We were in that charming little shop they make you walk through before and after they feed you at Cracker Barrel. Jake had picked out a lizard that grows when you put it in water, and I had suggested the giant swirly lollipops that are actually really disgusting yet impossible to resist because they seem like all the good things of childhood painted onto a stick. And then I saw the box of vintage soda bottles that made me think of my bare feet in the summer, toughened by gravel, covered with dirt, and sticky from the orange soda someone spilled on the porch where I lived and breathed and had my being from the moment I woke up until way after the little moons came out.
When I saw it I thought about all the noble zenning I continue to do, or to dream about at least. The less-stuff / more-peace kind of zen that I’ve been pursuing since – oh – right about the last time they said Cancer. And I thought, That’s the kind of stuff I’ll buy when my house is free of junk and clutter and things we do not need. I’ll buy things on purpose. Things that function (every boy needs soda in summer right?) AND are beautiful (the grape soda is especially lovely as well as the Dad’s Root Beer). And then I decided, Why can’t I start right now? It’s the perfect summer vacation purchase, and I’m going to do it. I DID zen a few things last week after all with plans for more to come. (DONE. You can see everything in the bathroom cabinet now – neatly stacked and ready for actual use).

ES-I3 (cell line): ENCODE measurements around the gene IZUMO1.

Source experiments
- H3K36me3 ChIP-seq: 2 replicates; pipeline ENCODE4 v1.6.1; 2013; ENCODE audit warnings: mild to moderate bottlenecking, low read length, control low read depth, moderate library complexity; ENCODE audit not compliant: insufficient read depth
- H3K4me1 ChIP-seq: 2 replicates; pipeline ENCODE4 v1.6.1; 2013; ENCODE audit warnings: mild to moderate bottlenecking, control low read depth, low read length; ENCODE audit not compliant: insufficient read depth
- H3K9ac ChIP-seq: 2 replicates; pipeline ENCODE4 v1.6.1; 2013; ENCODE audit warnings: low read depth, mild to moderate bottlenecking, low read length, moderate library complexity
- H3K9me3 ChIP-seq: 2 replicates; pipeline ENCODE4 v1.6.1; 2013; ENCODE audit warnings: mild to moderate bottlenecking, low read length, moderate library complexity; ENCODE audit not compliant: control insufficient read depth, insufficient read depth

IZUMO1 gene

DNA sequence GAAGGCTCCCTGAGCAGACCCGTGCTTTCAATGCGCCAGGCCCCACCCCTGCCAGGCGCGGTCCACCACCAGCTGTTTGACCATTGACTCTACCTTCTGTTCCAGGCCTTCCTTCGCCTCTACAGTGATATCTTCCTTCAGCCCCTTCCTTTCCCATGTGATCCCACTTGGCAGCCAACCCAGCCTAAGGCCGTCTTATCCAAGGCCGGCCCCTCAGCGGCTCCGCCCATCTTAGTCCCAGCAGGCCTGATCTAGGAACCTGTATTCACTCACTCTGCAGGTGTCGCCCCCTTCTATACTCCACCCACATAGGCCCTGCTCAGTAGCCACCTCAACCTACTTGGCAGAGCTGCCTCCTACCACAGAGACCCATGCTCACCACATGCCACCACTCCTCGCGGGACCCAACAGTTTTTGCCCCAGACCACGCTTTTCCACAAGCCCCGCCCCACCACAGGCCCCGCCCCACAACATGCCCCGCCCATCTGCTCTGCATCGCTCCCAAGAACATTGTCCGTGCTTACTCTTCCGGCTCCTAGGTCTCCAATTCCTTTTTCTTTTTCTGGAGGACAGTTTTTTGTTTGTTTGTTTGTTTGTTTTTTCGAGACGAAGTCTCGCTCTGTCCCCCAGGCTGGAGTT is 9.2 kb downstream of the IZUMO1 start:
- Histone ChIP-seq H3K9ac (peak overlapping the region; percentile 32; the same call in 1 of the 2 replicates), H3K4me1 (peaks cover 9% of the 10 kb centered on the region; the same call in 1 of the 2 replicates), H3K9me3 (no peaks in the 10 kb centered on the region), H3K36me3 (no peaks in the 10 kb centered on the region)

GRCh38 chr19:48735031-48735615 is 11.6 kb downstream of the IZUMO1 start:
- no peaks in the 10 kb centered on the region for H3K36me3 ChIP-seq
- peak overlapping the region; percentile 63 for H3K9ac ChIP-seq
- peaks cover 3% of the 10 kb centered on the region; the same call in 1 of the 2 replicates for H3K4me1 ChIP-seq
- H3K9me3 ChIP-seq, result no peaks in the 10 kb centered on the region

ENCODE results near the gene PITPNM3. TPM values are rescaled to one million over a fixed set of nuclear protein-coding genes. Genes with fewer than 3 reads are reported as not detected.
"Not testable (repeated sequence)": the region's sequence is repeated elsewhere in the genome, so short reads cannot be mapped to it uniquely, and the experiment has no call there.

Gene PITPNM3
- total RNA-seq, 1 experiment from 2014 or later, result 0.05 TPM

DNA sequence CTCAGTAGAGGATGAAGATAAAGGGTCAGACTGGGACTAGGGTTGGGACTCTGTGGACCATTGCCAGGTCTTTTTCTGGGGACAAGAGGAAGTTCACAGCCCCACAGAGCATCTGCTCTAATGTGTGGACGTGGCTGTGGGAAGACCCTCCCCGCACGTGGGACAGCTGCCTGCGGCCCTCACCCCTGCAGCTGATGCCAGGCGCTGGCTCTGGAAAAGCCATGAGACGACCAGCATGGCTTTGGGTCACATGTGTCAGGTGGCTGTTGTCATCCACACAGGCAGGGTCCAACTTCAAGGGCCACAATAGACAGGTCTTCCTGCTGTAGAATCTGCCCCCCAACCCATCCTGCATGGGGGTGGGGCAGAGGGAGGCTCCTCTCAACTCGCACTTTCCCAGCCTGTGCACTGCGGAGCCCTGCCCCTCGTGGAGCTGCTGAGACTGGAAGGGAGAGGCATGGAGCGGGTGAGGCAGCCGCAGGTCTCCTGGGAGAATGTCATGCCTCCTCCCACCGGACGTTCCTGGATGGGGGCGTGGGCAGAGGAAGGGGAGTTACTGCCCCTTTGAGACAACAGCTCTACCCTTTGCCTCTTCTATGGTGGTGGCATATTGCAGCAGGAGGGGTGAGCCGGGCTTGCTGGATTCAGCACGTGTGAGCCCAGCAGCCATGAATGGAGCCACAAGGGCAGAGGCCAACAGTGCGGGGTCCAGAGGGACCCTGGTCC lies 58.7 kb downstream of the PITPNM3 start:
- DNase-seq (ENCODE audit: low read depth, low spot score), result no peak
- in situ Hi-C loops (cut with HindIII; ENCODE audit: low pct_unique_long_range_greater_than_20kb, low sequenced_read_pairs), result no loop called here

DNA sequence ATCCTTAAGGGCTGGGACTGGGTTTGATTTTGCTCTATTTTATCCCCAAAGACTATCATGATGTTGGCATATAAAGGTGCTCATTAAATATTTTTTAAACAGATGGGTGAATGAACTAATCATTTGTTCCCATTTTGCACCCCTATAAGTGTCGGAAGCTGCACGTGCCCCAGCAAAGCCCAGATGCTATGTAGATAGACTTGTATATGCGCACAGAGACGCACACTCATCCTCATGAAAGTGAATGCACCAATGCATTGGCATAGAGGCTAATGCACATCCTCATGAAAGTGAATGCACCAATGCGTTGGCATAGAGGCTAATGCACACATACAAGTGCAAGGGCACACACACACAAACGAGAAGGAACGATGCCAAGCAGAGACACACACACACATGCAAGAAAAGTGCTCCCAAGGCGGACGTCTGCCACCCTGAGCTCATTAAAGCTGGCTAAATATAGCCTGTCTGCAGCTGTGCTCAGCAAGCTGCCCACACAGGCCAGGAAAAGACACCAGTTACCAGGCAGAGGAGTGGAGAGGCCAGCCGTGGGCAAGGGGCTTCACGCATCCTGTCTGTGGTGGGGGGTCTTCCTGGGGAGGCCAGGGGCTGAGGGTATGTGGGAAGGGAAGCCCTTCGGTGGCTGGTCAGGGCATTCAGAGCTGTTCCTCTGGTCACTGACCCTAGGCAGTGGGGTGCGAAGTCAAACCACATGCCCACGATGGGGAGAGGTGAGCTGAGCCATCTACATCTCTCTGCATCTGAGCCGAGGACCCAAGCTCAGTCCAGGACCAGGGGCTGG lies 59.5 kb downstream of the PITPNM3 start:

The coolest part, though, is that the boys actually responded like I hadn’t even dared to hope in my wildest imagination. They are boys, after all, with zero sense of nostalgia for orange soda or Dad’s Root Beer or even drinking from a bottle with which the lid requires skill. But they totally savored those twelve beautiful sodas. “Can I have a vintage soda?” they would say. “And we should save the lids!” They said this just as if they were remembering from another decade when soda caps could be redeemed for treasure, used for street games, or glued to afternoon crafts.
It was glorious, I tell ya. And totally worth all one thousand six hundred pennies and counting.